Tuesday, May 19, 2009

Emulation: Let It Go

The RPG Pundit had an interesting piece yesterday on emulation in RPG--specifically, emulation vs. "scripted" games. In this context, emulation is following the rules and expectations of your game world and circumstances. Scripted, in this case, would be a series of pre-set encounters, with a set of defined paths set out.

I don't want to get into absolutes here or trigger any sort of debate--I think all but the most rules-enslaved GM/DM/CK/Referees would admit that being able to go off script and improvise is one of the essentials of good Game Mastery. I want to talk for a bit about resisting the urge to railroad or exert your will in little ways.

When you're a parent, it's nerve-wracking watching your child tottering trying to balance on new roller skates or a bike. But you know that if you never let go, they'll never learn how. Guidance and a gentle helping hand are fine, but eventually they've got to do it themselves.

I think a lot of GMs (even "adversarial" ones) can develop a paternal attitude towards the characters in and players of a game. We think they've mucked it up too badly; they ignored the obvious signs and stumbled right into an encounter they have no business being in. There's going to be an urge to step in and save them. And that curbs both learning and excitement.

I'm not saying never give your players a light at the end of the tunnel. What I'm saying is: wait. Give them that time to figure out something either purely brilliant or just stupid enough to work. They'll feel better about their accomplishment if they pull it off, and they've perhaps learned something if they don't. If you nerf or fiat every encounter the first or second time things fall by the wayside, you lessen the reward and the sense of accomplishment.

I used to have a pretty bad habit as a GM of interceding in those sorts of instances before I really should have. There's no telling how many amazing character rescues and awesome saves I missed because I was worried about the end result.

So the next time something of that sort comes up, don't worry about the script, sit on your hands, and give them time. Let it go--your players may surprise you.

5 comments:

kelvingreen said...

After a long break from gaming, I'm in my second go around as a GM, and I've been trying very hard to not nudge the players along. Instead I'm taking on the role of responding to what they do, and leaving the narrative control in their hands. I could have perhaps picked a better game for this than Call of Cthulhu, but so it goes.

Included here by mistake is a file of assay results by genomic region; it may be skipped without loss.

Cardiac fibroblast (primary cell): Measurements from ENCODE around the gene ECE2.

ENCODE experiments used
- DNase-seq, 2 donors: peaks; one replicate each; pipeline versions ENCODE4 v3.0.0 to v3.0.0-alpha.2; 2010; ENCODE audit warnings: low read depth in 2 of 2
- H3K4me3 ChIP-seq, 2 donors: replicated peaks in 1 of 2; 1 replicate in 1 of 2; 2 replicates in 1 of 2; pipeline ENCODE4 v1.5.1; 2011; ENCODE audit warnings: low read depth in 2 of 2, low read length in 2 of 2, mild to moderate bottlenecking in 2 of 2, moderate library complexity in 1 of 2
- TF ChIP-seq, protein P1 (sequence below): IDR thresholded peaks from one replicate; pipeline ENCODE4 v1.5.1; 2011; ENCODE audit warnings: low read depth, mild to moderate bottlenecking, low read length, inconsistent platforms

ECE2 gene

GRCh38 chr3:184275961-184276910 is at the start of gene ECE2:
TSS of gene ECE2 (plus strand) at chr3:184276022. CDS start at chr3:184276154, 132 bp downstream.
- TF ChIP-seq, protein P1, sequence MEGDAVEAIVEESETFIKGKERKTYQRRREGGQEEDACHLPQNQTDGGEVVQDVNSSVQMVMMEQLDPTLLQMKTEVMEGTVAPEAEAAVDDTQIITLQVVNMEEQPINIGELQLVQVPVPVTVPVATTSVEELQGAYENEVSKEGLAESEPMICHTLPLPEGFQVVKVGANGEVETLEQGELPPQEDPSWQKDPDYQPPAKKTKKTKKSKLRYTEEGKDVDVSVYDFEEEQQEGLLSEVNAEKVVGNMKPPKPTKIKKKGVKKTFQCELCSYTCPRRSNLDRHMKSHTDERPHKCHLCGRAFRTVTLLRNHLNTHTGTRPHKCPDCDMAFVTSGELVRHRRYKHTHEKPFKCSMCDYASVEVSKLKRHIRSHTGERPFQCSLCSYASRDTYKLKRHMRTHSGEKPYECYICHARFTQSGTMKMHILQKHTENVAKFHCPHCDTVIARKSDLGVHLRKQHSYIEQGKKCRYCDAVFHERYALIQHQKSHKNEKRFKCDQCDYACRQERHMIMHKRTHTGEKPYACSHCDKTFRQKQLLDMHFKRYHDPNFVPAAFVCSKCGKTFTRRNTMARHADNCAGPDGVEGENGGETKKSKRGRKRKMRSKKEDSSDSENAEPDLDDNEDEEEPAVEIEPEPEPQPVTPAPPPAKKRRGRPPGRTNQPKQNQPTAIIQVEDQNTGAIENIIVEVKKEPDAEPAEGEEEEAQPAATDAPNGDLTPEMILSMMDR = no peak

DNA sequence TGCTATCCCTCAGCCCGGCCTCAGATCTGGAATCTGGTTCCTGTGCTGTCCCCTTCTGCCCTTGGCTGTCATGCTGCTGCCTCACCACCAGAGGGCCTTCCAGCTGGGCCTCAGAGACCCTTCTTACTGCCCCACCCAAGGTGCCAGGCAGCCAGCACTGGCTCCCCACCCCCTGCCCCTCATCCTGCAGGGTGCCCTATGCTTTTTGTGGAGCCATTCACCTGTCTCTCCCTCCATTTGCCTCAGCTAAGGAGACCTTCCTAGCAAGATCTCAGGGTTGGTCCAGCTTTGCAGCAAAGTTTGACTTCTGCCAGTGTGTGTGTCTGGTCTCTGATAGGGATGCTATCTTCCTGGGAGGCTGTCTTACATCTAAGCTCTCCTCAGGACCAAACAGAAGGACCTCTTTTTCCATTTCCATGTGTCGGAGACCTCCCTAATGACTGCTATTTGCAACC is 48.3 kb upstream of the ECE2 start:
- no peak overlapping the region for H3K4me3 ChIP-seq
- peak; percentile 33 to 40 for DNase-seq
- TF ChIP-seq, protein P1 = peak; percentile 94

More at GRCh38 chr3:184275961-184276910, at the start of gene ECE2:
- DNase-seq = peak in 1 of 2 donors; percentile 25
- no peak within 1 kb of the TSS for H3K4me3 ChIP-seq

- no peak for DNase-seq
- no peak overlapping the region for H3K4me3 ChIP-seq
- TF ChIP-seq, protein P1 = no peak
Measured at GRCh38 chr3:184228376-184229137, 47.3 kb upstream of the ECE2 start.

Chris said...

"When you're a parent, it's nerve-wracking watching your child tottering trying to balance on new roller skates or a bike."

Wow, am I ever going to make a terrible father. RPGs have taught me that having the (metaphorical) child first fall off and then set fire to the (metaphorical) bike is a welcome and expected outcome.

The players may make a diabolical mess of my intended plot; but so long as their story is good that's really no big deal.

HinterWelt said...

I agree with giving them the space to do what they want and reacting appropriately as a GM. Really, agree with most everything you said Zach, but you also need a plan. Some idea, at the very least, as to what the game is about. Sometimes that evolves in game as with sand box adventures where the players themsleves inject much of the plot but at other times, you need some sort of outline. Script is too strong a term IMO. I lot the idea of plot points. I have seen groups sit staring at the GM and he is staring back. Both waiting for the other and when it comes down to it, it is the expectation of the group that the GM "do" something.

And that, my friend, is the root of it. It is up to the group and their expectations. You can have a group that comes in and expects nothing more than the GM to set up the monsters for them to kill. Others who expect to head off across the Wastes of Doom to seek adventure and the GM better keep up. Others still who want the premise and key points laid out during the play of the adventure. A truly good GM will be able to read his group and adapt.

Zachary The First said...

Bill: Nicely said. If you don't have a good read on what your group wants, all this doesn't mean a thing. That's a tremendous lesson for any GM to get a handle on.

Ameron said...

I’ve experienced this during our first few attempts at running skill challenges in 4e D&D. As you’ve described, it worked best when the DM let the players try new things and figure it out for themselves and not worry so much about the pre-set script. Good article and sound advice.